Back in the Middle Ages, when only a few people could write, and those usually priests, most of the writing was in Latin.
But in those days, just as with us now, one of the words that occurred very frequently was “and.” The Latin word for “and” is et.
In part because of the script then used, and in part because of frequent use, this Latin word came to be generally written “b.” Later, English began to replace Latin, and the character which we generally see now (&) began to replace the older one.
Now, when children were learning the alphabet in those early days, they were taught to distinguish between the letter “a” and the word “a”, that is, to see that in “a boy,” “a” is a word.
So the word was described as “a per se,” in which the Latin per se means “by. itself.” Sometimes it was written “a-per-se,” sometimes, “A-perse-A”; the meaning was, “a taken by itself makes the word a.” The pronoun “I” was also so distinguished, “I-per-se-I.” And at the very end of the alphabet, after the letter “z” in their “A-B-C books,” the children were taught to recognize the common character “&.”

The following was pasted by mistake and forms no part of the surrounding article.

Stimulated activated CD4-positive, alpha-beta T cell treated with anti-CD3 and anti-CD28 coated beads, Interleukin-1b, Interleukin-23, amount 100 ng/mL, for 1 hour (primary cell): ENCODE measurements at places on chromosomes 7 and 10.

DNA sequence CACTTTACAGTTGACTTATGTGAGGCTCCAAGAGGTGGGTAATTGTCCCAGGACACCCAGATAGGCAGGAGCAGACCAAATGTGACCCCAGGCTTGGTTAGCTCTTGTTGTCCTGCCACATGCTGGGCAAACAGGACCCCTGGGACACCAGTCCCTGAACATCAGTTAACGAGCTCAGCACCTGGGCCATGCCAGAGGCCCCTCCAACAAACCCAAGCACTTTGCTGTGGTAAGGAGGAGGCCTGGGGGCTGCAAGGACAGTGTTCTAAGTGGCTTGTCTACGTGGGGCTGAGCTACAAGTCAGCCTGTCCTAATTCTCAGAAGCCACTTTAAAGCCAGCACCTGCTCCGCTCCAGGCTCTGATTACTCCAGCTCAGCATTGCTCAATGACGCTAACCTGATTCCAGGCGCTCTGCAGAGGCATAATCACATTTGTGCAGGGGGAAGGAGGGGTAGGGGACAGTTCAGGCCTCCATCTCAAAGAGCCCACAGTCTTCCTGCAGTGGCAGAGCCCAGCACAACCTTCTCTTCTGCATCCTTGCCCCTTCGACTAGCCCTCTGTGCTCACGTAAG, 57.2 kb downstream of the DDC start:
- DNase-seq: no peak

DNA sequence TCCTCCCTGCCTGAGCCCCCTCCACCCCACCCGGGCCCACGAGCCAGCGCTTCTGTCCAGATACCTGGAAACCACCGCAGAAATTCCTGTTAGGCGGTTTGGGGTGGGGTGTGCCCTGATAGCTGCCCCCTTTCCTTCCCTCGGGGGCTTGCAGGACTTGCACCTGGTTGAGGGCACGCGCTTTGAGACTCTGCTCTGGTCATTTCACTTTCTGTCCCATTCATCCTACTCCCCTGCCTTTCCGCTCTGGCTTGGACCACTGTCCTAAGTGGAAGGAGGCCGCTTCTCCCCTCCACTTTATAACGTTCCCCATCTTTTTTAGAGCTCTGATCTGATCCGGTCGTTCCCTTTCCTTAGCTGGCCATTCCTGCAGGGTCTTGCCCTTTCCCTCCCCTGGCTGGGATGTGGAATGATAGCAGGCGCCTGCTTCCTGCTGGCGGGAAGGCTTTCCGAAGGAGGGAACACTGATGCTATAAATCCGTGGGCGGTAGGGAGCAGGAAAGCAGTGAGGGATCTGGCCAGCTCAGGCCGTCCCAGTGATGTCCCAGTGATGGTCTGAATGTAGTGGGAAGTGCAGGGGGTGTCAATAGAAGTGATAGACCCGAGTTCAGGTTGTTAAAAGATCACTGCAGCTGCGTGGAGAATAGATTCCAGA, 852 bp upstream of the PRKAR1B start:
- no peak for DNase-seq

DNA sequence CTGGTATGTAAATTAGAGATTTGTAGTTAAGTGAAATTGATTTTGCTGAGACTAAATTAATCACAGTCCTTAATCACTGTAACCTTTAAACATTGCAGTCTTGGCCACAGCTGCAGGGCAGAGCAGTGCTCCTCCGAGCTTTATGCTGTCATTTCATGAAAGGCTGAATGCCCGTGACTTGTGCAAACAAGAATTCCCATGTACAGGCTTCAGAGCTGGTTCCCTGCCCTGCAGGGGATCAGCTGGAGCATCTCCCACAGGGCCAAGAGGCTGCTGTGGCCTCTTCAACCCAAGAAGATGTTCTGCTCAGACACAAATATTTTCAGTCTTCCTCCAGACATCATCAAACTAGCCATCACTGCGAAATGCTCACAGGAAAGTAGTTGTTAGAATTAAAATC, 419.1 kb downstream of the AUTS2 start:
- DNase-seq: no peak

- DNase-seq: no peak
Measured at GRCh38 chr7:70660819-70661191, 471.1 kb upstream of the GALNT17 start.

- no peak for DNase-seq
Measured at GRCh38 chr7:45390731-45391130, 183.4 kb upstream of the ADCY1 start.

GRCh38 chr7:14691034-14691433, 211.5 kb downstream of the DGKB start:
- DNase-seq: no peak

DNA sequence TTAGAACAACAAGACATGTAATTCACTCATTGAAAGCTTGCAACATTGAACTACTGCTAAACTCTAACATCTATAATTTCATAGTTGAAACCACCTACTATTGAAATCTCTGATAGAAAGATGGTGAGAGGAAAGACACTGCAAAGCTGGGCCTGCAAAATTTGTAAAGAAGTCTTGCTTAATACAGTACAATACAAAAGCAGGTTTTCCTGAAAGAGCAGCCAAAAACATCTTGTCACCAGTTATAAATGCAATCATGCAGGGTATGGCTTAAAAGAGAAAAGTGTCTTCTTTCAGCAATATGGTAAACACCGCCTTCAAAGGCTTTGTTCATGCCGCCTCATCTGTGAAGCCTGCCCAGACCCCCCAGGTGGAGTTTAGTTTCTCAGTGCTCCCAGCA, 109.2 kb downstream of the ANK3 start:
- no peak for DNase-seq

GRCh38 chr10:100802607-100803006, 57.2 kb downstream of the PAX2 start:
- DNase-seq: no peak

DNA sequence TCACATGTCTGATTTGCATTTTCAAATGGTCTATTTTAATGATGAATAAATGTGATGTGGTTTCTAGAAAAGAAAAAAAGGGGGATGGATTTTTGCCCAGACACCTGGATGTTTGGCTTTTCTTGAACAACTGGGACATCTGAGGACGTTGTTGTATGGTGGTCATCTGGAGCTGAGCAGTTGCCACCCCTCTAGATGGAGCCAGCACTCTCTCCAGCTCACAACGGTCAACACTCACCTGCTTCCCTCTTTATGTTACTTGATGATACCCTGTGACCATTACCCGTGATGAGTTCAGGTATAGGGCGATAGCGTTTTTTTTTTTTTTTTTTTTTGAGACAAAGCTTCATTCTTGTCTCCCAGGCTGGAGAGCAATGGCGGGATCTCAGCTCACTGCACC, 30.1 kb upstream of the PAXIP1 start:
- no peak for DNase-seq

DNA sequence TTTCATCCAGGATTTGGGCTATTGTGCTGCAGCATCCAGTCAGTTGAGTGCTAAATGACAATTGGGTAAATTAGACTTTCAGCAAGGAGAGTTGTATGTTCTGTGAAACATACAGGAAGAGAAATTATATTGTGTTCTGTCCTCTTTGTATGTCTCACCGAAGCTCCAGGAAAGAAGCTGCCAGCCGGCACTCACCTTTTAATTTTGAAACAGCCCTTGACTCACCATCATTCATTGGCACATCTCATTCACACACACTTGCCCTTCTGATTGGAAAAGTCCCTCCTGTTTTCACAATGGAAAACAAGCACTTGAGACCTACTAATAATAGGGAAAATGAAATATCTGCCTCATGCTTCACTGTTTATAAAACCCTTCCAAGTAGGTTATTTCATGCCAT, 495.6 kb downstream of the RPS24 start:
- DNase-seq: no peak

This, in similar manner, they called, “and-per-se-and.” That is, the old monks who first taught them said, “and-per-se-and,” but children’s ears in those days were no more acute than in these, so it was repeated as ampassy-and, ampussy-and, and even as amsiam.
The least corrupt of the forms, however, came down to us as ampersand, which is now recognized as the name of the character, &.